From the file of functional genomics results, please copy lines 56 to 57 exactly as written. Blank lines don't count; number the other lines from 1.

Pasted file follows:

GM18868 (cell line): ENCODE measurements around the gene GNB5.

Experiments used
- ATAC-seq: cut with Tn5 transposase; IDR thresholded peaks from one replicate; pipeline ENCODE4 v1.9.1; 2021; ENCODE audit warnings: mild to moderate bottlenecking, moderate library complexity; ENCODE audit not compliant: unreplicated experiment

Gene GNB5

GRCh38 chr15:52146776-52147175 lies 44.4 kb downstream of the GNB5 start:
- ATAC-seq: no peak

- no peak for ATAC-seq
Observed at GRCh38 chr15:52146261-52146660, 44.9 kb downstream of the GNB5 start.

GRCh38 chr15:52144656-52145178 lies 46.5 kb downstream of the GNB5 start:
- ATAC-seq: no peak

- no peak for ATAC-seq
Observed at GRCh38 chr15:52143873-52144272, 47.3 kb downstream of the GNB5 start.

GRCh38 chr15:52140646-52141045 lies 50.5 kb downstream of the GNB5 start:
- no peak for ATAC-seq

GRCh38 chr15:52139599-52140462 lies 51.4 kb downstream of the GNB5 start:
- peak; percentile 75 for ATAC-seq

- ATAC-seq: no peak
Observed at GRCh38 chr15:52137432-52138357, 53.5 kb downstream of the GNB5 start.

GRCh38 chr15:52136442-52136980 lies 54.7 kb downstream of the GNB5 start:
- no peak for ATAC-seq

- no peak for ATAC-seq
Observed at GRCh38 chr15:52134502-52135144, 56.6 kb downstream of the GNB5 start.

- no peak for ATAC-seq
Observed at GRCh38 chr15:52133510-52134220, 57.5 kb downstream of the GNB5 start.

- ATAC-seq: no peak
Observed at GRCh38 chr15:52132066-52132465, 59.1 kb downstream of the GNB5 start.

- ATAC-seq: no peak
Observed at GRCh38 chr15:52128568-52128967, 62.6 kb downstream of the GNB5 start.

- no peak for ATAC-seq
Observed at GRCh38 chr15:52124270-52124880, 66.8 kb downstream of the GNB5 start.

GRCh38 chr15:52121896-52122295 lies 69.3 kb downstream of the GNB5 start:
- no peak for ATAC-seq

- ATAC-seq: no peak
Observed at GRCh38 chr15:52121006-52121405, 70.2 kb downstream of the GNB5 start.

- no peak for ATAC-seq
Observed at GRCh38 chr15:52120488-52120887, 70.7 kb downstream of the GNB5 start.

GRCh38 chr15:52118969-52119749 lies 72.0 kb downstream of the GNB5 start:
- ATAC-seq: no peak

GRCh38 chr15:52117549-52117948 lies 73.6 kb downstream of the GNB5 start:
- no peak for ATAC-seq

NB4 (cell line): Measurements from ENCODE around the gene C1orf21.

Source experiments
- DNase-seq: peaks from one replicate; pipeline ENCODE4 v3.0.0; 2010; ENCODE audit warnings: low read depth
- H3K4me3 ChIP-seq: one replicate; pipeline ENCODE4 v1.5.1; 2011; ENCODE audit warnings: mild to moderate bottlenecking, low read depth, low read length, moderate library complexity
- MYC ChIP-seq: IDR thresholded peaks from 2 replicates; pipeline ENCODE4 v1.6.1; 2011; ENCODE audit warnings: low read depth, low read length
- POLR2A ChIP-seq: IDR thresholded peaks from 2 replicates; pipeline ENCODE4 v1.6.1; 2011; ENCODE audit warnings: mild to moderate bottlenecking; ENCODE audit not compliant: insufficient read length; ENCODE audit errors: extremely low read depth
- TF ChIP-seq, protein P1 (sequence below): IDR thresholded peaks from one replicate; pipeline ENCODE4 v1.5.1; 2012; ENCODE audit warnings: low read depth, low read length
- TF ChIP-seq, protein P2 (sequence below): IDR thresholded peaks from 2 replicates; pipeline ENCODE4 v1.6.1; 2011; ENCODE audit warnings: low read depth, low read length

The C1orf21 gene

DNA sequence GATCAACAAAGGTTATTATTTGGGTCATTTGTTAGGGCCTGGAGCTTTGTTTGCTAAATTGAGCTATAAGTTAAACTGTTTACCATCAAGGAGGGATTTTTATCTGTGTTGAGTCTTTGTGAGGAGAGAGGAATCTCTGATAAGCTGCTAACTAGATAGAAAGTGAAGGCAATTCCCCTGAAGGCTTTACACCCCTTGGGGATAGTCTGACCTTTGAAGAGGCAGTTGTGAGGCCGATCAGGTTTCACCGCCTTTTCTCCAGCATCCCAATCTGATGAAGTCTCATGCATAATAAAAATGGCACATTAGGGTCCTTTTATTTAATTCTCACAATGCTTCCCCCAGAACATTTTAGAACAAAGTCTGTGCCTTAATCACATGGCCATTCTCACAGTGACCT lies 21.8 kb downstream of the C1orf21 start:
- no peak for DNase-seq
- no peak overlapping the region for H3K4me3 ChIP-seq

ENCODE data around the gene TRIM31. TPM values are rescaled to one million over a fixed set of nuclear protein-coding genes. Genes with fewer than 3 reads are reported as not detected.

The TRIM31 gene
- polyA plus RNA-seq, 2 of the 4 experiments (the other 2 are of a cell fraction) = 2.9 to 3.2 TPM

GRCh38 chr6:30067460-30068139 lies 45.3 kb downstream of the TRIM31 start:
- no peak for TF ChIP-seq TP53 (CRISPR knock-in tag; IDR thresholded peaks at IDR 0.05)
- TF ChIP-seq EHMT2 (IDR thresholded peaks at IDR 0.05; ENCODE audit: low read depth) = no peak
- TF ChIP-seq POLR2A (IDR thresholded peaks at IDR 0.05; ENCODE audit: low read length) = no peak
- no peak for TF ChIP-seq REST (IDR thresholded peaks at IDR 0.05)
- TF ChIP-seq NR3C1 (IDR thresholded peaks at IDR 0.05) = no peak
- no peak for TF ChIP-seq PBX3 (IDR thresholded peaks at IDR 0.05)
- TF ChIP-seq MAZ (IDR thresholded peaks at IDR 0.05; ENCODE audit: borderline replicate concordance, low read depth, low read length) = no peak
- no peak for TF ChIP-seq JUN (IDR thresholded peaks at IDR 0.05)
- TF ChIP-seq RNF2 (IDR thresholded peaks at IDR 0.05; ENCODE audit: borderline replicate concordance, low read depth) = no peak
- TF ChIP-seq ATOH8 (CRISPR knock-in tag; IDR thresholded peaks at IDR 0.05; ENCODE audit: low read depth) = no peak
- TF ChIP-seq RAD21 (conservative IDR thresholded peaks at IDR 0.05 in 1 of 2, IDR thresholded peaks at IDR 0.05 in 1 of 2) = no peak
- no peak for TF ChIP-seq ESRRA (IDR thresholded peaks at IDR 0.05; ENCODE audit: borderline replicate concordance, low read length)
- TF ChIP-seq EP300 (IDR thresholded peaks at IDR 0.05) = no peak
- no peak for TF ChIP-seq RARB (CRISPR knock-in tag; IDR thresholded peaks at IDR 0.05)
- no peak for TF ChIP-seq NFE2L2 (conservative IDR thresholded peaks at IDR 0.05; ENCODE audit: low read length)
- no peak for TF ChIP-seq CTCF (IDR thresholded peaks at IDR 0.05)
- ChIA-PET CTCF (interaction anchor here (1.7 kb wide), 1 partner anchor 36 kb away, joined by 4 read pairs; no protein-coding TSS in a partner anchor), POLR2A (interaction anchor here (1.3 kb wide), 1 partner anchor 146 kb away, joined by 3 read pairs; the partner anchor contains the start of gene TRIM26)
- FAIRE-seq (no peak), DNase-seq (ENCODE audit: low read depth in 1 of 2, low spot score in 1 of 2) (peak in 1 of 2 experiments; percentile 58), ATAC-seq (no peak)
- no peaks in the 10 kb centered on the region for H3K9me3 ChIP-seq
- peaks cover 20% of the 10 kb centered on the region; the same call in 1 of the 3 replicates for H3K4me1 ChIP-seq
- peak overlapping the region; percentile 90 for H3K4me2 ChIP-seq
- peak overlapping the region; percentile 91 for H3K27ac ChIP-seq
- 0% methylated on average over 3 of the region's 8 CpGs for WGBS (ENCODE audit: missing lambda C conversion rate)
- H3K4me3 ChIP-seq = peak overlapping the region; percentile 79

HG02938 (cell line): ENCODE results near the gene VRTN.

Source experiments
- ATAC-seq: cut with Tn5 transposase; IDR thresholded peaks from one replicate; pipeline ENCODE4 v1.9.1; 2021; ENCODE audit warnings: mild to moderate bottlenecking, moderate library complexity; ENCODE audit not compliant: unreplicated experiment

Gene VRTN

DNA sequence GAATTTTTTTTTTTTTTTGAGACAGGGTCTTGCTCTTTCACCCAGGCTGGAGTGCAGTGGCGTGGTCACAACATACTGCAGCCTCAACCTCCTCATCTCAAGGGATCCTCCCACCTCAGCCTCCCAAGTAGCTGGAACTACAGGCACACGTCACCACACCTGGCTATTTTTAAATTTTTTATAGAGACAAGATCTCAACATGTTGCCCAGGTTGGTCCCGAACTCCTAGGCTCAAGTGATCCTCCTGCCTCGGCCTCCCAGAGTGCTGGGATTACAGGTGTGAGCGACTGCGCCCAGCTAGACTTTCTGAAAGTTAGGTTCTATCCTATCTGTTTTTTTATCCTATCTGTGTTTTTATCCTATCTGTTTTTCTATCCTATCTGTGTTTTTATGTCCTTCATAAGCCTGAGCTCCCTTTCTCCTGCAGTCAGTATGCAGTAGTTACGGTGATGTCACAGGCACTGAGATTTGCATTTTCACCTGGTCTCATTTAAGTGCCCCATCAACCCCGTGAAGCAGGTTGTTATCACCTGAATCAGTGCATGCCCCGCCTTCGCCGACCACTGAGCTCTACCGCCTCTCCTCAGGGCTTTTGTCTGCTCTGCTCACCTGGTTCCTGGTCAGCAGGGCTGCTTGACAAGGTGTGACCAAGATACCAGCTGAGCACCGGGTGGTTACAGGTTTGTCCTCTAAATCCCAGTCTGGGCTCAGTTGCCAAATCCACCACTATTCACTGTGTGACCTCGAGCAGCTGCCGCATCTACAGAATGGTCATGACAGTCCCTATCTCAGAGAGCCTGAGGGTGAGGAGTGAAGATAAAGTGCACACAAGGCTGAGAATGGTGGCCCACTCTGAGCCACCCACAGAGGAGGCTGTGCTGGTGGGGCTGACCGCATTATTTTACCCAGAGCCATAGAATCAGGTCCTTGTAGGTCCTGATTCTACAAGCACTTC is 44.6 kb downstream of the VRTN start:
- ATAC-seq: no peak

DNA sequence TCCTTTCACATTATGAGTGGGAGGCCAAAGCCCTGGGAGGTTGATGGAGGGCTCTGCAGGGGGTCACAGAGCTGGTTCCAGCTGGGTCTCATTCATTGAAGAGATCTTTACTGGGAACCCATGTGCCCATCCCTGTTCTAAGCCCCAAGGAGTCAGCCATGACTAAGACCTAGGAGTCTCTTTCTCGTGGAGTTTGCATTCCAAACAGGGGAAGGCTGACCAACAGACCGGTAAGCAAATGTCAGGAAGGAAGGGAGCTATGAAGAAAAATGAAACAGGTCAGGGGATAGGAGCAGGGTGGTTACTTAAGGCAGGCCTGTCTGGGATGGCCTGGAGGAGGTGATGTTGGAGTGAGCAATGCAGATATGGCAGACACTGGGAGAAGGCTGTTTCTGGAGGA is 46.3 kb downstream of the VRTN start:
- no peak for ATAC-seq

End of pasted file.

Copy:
GRCh38 chr6:30067460-30068139 lies 45.3 kb downstream of the TRIM31 start:
- no peak for TF ChIP-seq TP53 (CRISPR knock-in tag; IDR thresholded peaks at IDR 0.05)